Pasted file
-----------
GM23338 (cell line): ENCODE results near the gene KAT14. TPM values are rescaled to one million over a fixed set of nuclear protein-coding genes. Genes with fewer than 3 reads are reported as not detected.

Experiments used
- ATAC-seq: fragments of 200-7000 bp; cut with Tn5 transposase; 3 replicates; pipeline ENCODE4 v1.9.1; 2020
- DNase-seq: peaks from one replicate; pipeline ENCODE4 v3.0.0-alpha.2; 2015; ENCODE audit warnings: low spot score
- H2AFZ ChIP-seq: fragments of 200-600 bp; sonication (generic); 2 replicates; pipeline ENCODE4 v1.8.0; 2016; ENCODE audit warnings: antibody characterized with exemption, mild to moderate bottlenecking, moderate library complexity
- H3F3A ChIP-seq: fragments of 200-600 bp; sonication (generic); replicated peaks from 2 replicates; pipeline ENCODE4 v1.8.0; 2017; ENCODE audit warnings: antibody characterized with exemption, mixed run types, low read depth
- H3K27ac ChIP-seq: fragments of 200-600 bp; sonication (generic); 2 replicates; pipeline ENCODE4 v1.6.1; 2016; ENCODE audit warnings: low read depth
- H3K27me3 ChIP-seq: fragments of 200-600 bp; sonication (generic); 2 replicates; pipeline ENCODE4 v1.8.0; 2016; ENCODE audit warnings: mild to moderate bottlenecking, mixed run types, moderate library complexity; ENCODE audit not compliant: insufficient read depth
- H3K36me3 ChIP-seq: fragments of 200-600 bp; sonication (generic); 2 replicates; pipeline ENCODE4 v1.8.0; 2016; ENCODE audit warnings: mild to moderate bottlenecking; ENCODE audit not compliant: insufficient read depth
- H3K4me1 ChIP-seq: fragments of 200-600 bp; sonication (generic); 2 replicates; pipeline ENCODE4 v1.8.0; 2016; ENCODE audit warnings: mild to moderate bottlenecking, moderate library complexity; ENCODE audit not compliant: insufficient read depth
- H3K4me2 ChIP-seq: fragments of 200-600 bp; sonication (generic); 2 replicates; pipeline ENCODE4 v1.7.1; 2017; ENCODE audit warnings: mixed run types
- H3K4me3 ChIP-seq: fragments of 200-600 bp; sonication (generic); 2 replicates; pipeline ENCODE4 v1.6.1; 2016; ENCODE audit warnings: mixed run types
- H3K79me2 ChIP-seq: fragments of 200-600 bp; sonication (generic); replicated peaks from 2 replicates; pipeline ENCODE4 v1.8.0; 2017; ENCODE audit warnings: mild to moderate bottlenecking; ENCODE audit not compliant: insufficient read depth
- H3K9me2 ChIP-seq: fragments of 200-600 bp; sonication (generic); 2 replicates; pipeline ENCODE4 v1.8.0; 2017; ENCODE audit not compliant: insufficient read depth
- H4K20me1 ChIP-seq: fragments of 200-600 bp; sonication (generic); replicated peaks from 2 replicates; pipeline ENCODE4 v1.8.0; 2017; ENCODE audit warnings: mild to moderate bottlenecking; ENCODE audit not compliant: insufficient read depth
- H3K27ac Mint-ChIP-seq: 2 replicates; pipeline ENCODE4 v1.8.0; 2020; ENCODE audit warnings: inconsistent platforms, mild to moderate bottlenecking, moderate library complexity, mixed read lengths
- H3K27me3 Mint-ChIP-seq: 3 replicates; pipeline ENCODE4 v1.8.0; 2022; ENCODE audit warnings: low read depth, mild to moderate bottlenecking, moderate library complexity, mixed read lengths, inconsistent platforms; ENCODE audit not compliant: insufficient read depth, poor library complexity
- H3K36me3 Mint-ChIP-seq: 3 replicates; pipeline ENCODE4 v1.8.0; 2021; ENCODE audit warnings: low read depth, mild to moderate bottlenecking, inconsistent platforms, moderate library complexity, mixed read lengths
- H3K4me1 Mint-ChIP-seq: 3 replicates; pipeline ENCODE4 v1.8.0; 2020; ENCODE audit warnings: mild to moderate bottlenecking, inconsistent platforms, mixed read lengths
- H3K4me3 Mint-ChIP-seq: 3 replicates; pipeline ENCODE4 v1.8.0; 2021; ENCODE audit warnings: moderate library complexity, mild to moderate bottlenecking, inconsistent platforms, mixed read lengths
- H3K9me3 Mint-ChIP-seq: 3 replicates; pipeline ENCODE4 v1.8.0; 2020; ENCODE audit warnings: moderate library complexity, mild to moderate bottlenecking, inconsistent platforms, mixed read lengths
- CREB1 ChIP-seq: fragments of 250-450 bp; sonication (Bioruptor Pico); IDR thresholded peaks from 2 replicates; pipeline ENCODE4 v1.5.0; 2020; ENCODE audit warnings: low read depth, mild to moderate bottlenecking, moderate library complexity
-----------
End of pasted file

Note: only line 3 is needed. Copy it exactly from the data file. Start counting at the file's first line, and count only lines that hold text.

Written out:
- ATAC-seq: fragments of 200-7000 bp; cut with Tn5 transposase; 3 replicates; pipeline ENCODE4 v1.9.1; 2020